Since the decline of primary and secondary industries in the UK, London has been the driving force of the economy, but this has to change if Britain is to be successful in the digital economy.
This is not a new argument as regional politicians and business leaders have long bemoaned the influence and privileges the Capital has over the rest of the country, but the digital divide risks isolating communities further. This was the general view at a panel discussion earlier this week looking at how ‘Digital Super Towns’ can revive the fortunes of the regions.
“UK cannot be competitive on the global stage post-Brexit without addressing the digital gap between London and the regions,” said Chi Onwurah, Shadow Minister for Industrial Strategy.
“Still a travesty that the UK digital infrastructure is lacking compared to competitor countries,” said Vodafone UK CEO Nick Jeffrey.
“The single biggest challenge in the Midlands is a lack of digital skills,” said Andy Street, Mayor of the West Midlands.
The event itself coincided with the launch of a Vodafone report which aimed to address the Brain Drain to London. This seems to be the major issue. Universities in the regions are creating the talent, but the vast majority of these individuals then move to London to ply their trade. And those who are educated in London stay there. The result is a Brain Drain which stimulates growth in the capital, but leaves the regions in a precarious position.
For those of us who live and work in London, it is an argument which is generally viewed as the regions being a bit moany. But there is credibility to the noted trend. Your correspondent grew up in Wales, went to university in the Midlands and have been working in London for the last decade. Also sat around the desk are Telecoms.com Editor Scott Bicheno, who was brought up in London but went to university in Bristol; Telecoms.com Head of Marketing Sophie Egan was also brought up in London/Milton Keynes and went to university in Hull; Light Reading Group Editor Ray Le Maistre was brought up in Jersey (don’t get him started on seaweed and potatoes – its five minutes of your life you will never get back), and went to university in Stirling.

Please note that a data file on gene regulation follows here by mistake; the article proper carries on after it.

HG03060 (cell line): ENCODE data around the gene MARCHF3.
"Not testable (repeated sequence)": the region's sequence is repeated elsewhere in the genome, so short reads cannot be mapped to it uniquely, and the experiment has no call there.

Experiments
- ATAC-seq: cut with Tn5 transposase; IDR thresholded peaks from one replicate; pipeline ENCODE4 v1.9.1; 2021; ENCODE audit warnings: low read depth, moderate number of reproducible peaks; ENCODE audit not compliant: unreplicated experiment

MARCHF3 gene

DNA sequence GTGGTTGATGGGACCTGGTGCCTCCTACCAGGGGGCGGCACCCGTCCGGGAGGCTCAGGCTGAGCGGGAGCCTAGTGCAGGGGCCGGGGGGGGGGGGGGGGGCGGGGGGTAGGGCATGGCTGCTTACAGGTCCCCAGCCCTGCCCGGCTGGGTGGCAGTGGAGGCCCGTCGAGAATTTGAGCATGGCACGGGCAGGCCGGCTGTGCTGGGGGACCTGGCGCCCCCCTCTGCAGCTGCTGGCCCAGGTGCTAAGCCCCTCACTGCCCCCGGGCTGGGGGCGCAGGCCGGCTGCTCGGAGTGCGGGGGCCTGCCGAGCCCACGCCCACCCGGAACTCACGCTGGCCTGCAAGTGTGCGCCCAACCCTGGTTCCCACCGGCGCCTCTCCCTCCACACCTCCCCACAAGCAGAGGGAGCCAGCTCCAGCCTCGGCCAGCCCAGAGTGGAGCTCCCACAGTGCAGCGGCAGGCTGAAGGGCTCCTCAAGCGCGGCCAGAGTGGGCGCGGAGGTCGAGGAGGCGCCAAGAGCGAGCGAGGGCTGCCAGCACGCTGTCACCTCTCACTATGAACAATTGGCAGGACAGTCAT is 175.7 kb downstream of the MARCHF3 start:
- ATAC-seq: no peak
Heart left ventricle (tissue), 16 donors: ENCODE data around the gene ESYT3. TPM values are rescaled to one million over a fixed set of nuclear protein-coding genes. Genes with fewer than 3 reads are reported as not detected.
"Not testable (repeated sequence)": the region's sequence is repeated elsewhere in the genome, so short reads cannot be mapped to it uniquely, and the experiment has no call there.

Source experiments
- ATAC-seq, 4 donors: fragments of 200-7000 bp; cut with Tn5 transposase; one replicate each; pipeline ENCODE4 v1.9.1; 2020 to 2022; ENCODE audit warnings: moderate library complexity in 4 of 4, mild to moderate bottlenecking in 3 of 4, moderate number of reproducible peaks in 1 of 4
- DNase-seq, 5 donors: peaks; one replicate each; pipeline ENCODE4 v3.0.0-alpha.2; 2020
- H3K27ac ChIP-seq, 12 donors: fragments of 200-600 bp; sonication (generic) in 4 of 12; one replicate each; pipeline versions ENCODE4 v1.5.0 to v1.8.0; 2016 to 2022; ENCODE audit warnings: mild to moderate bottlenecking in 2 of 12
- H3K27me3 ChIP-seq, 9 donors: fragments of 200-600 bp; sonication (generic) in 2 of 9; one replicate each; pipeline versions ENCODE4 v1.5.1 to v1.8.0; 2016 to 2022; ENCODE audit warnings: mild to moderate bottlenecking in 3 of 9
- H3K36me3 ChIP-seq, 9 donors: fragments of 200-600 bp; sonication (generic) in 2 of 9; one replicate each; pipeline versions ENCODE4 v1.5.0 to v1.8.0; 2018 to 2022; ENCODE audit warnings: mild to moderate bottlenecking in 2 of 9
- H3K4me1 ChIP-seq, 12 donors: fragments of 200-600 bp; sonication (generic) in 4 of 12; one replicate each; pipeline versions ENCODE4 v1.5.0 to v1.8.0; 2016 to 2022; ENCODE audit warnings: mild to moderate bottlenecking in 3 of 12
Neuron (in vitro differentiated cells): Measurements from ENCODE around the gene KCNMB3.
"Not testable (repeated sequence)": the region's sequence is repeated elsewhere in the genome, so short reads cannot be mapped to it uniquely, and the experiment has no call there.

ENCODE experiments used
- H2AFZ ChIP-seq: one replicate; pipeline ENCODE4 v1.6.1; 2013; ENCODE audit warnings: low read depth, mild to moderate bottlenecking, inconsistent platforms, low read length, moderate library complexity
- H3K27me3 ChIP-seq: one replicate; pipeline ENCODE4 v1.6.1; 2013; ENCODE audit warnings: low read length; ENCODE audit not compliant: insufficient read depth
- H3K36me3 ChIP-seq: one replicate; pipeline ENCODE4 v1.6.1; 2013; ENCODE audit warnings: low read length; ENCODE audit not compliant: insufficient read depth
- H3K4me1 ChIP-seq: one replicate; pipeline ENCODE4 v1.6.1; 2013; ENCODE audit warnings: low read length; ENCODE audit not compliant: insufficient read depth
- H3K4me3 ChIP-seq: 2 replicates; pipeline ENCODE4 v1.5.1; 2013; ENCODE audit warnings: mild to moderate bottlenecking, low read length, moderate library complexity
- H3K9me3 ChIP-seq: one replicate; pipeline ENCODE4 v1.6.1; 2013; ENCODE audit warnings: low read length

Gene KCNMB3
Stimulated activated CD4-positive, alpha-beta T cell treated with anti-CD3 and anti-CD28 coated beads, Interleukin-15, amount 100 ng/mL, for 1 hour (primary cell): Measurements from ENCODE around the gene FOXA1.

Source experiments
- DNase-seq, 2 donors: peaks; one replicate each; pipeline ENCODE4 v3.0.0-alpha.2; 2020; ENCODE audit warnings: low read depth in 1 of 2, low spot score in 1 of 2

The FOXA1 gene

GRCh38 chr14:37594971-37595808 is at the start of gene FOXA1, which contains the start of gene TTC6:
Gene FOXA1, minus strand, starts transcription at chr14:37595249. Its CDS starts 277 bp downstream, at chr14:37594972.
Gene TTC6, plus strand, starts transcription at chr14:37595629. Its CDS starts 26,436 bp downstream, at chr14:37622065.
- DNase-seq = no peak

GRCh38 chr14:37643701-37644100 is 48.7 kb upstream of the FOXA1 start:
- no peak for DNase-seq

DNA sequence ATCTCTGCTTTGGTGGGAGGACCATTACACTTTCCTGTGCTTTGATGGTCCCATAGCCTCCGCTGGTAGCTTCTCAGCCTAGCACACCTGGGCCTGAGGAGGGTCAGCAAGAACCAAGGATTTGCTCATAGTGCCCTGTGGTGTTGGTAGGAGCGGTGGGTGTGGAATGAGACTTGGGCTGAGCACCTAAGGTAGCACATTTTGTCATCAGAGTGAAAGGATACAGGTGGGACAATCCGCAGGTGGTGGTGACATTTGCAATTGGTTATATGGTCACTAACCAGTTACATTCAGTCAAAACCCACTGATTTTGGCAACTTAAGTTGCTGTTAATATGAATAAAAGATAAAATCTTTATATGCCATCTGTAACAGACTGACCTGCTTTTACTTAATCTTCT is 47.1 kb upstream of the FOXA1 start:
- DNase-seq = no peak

This is not an uncommon story. Have a look at the people who are sat next to you (should you be based in the capital); how many of them were brought up and educated in London? The regions are struggling to hold onto talent.
It is a bit of a tricky situation as many of the opportunities for start-ups are based in London. Whether this would be access to partners, customers or even funding, the capital certainly does have its advantages, but for Vodafone, connectivity is perhaps one of the building blocks where this recovery can begin.
“Full fibre connectivity in the Teesside Valley is negligible,” said Ben Houchen, Mayor of the Tees Valley Combined Authority.
While a telco preaching about the importance of itself for the future of the UK economy is hardly surprising, it is very true. The businesses of tomorrow are digital, and for a digital business to thrive connectivity needs to be a premium. Why would an ambitious entrepreneur set up shop in one of the regions when the conditions for success are much more attractive in London? This is a reality which needs to be changed.
Connectivity and access to funding is one way in which this can be changed, but another way is to create centres of excellence around the country. Again, this is a topic which has been discussed in the past but little seems to have been done.
Street highlighted that the West Midlands has been selected by the government as the centre of the battery industry, with an eye on the rise of electric and autonomous vehicles, and does already have a reputation for its successful automotive industry. What is important is that the regions are encouraged to develop their own specialism before being supported and accelerated by central government. Street noted that imposing a specialist industry on the regions would never work.
Devolution has been a much talked about trend over the last couple of years, but considering we are on the verge of realising the full-potential of the digital dream, something actually needs to be done. The ages of the service industry in the UK left the regions out in the cold, will they still be shivering through the connected economy?